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Elizabeth Bates [12]Elizabeth A. Bates [1]
  1.  37
    The Crosslinguistic study of sentence processing.Brian MacWhinney & Elizabeth Bates (eds.) - 1989 - New York: Cambridge University Press.
  2.  19
    Welcome to functionalism.Elizabeth Bates & Brian MacWhinney - 1990 - Behavioral and Brain Sciences 13 (4):727-728.
  3. Functionalism and the competition model.Elizabeth Bates & Brian MacWhinney - 1989 - In Brian MacWhinney & Elizabeth Bates (eds.), The Crosslinguistic study of sentence processing. New York: Cambridge University Press. pp. 3--73.
     
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  4.  25
    Functional constraints on sentence processing: A cross-linguistic study.Elizabeth Bates, Sandra McNew, Brian MacWhinney, Antonella Devescovi & Stan Smith - 1982 - Cognition 11 (3):245-299.
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  5.  33
    Language deficits, localization, and grammar: Evidence for a distributive model of language breakdown in aphasic patients and neurologically intact individuals.Frederic Dick, Elizabeth Bates, Beverly Wulfeck, Jennifer Aydelott Utman, Nina Dronkers & Morton Ann Gernsbacher - 2001 - Psychological Review 108 (4):759-788.
  6.  16
    Innateness and Emergentism.Elizabeth Bates, Jeffrey L. Elman, Mark H. Johnson, Annette Karmiloff-Smith, Domenico Parisi & Kim Plunkett - 1998 - In George Graham & William Bechtel (eds.), A Companion to Cognitive Science. Blackwell. pp. 590–601.
    The nature–nurture controversy has been with us since it was first outlined by Plato and Aristotle. Nobody likes it anymore. All reasonable scholars today agree that genes and environment interact to determine complex cognitive outcomes. So why does the controversy persist? First, it persists because it has practical implications that cannot be postponed (i.e., what can we do to avoid bad outcomes and insure better ones?), a state of emergency that sometimes tempts scholars to stake out claims they cannot defend. (...)
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  7. Crosslinguistic studies of aphasia.Elizabeth Bates & Beverly Wulfeck - 1989 - In Brian MacWhinney & Elizabeth Bates (eds.), The Crosslinguistic study of sentence processing. New York: Cambridge University Press. pp. 328--371.
     
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  8. and the Development of Language.Elizabeth Bates - 2001 - In William P. Bechtel, Pete Mandik, Jennifer Mundale & Robert S. Stufflebeam (eds.), Philosophy and the Neurosciences: A Reader. Malden, Mass.: Blackwell. pp. 134.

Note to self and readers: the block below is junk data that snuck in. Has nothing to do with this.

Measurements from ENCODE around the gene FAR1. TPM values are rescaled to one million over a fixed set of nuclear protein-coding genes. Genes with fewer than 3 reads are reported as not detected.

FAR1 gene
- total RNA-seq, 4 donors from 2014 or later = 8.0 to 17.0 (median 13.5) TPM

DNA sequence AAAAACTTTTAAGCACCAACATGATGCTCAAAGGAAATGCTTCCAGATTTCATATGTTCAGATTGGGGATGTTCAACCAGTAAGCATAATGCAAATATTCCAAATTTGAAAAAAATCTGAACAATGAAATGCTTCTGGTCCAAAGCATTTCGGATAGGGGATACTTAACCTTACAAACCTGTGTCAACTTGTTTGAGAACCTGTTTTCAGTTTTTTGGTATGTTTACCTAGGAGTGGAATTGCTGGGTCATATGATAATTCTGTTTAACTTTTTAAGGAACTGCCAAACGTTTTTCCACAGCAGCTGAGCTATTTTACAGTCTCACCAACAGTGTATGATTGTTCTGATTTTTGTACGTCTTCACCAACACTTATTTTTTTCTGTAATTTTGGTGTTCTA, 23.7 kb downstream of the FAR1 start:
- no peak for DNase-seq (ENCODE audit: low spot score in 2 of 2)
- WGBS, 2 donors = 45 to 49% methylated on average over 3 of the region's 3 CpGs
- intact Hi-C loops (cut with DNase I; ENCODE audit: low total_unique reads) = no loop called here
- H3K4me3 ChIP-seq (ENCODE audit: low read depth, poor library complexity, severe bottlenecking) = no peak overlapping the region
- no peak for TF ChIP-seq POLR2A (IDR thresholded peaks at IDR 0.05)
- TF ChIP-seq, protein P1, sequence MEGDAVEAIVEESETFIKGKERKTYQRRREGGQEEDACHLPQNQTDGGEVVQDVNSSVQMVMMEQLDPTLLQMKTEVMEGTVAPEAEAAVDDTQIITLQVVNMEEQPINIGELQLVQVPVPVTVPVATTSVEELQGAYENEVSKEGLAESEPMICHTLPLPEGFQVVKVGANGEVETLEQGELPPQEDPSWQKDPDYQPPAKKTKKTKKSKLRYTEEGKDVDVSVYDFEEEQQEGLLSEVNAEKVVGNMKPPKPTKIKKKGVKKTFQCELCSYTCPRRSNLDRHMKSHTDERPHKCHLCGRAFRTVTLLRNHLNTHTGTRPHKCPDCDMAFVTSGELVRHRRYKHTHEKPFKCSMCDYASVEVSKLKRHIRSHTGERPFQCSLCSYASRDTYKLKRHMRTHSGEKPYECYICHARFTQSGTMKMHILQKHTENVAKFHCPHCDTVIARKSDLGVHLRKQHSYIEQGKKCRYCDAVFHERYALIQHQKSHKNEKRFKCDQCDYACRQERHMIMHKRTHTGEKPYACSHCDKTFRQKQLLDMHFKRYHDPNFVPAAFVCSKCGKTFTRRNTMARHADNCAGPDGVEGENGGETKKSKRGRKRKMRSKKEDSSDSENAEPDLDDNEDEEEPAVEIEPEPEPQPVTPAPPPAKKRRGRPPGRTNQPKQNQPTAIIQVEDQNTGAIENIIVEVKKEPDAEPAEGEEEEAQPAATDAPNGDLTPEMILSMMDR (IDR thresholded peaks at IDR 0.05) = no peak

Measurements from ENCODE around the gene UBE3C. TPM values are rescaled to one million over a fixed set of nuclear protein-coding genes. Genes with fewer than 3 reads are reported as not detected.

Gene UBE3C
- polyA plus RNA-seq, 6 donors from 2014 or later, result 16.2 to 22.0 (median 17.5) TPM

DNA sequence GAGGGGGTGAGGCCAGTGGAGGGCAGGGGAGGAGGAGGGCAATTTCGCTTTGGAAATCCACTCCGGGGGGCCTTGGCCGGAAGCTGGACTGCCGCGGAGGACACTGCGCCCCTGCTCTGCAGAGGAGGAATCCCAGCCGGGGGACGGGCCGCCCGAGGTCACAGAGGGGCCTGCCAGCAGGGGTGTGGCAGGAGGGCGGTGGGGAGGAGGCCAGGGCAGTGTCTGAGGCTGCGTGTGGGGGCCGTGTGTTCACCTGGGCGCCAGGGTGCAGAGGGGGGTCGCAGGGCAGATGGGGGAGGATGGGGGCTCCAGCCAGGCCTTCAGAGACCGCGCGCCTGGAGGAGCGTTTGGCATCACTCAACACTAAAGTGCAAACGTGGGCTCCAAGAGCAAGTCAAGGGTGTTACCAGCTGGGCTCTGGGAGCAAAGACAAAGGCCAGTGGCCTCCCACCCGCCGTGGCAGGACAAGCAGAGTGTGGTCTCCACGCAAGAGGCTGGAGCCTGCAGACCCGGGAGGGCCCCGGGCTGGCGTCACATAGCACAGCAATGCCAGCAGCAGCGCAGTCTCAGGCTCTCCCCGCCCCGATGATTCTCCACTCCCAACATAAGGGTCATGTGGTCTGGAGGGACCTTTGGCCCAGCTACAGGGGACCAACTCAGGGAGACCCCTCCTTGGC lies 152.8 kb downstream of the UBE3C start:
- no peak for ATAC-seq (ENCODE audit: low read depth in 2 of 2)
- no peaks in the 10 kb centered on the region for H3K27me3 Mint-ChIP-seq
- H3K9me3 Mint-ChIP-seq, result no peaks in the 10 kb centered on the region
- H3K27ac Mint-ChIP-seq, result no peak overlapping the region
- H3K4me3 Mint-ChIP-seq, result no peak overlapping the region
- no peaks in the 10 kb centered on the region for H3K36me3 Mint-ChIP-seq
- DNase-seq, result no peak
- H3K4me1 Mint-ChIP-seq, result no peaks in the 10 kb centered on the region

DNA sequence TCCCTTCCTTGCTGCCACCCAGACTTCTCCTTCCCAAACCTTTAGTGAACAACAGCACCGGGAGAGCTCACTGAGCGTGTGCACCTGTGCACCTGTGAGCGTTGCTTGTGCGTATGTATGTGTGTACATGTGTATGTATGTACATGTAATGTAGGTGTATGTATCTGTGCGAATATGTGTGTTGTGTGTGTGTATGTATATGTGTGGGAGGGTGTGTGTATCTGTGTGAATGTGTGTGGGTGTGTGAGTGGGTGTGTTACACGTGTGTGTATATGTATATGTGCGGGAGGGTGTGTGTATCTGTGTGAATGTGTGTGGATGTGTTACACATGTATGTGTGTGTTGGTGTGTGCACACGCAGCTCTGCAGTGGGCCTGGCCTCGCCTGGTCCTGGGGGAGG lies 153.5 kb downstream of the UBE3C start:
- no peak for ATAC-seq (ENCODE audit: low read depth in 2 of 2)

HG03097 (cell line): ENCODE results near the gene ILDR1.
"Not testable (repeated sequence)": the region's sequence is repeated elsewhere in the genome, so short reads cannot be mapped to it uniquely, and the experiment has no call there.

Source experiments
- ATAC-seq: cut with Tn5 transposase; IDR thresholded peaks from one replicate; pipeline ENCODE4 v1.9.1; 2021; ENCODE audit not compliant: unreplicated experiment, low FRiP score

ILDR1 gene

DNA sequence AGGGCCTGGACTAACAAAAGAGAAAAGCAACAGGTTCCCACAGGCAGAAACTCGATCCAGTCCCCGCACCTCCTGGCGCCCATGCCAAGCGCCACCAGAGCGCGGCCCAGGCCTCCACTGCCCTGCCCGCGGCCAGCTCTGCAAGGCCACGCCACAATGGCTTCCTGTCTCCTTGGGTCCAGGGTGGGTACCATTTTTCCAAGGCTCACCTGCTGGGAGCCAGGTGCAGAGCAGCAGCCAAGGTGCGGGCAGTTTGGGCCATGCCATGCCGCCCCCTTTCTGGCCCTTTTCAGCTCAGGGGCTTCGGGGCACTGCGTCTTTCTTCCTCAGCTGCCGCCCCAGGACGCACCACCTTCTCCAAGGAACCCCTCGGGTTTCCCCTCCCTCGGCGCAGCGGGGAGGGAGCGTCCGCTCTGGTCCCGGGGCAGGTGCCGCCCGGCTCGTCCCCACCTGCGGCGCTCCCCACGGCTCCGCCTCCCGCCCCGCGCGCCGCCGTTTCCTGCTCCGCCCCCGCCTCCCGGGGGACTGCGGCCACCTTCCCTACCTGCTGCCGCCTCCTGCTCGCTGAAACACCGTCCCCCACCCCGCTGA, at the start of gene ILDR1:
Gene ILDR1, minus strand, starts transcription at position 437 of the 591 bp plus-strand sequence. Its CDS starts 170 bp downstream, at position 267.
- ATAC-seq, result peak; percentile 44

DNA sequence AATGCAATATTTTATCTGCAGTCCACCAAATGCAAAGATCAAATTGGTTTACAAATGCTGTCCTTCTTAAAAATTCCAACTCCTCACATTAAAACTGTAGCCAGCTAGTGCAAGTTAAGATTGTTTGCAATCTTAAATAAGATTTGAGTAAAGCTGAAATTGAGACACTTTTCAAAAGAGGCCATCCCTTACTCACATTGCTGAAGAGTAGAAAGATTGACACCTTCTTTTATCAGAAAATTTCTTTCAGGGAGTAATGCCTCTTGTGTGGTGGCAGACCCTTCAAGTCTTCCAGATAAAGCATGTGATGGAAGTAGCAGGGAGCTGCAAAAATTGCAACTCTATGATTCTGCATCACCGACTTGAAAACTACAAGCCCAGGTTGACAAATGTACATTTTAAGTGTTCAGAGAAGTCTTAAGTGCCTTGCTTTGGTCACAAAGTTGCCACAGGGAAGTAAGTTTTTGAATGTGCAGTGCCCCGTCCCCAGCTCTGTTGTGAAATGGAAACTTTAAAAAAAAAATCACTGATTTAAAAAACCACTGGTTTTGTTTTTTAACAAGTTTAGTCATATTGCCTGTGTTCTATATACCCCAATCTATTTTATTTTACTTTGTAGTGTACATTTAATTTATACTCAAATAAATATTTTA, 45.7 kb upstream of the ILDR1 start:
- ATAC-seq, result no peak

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  9.  17
    Bioprograms and the innateness hypothesis.Elizabeth Bates - 1984 - Behavioral and Brain Sciences 7 (2):188.
  10.  17
    Brainerd versus Aristotle with Piaget looking on.Elizabeth Bates - 1979 - Behavioral and Brain Sciences 2 (1):138-139.
  11.  43
    Not so fast: Domain-general factors can account for selective deficits in grammatical processing.Elizabeth Bates, Frederic Dick & Beverly Wulfeck - 1999 - Behavioral and Brain Sciences 22 (1):96-97.
    Normals display selective deficits in morphology and syntax under adverse processing conditions. Digit loads do not impair processing of passives and object relatives but do impair processing of grammatical morphemes. Perceptual degradation and temporal compression selectively impair several aspects of grammar, including passives and object relatives. Hence we replicate Caplan & Waters's specific findings but reach opposite conclusions, based on wider evidence.
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  12.  50
    Grodzinsky's latest stand – or, just how specific are “lesion-specific” deficits?Frederic Dick & Elizabeth Bates - 2000 - Behavioral and Brain Sciences 23 (1):29-29.
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  13.  17
    What Does It Mean to Claim that Something Is 'Innate'? Response to Clark, Harris, Lightfoot and Samuels.Annette Karmiloff-Smith, Kim Plunkett, Mark H. Johnson, Jeff L. Elman & Elizabeth A. Bates - 1998 - Mind and Language 13 (4):588-597.
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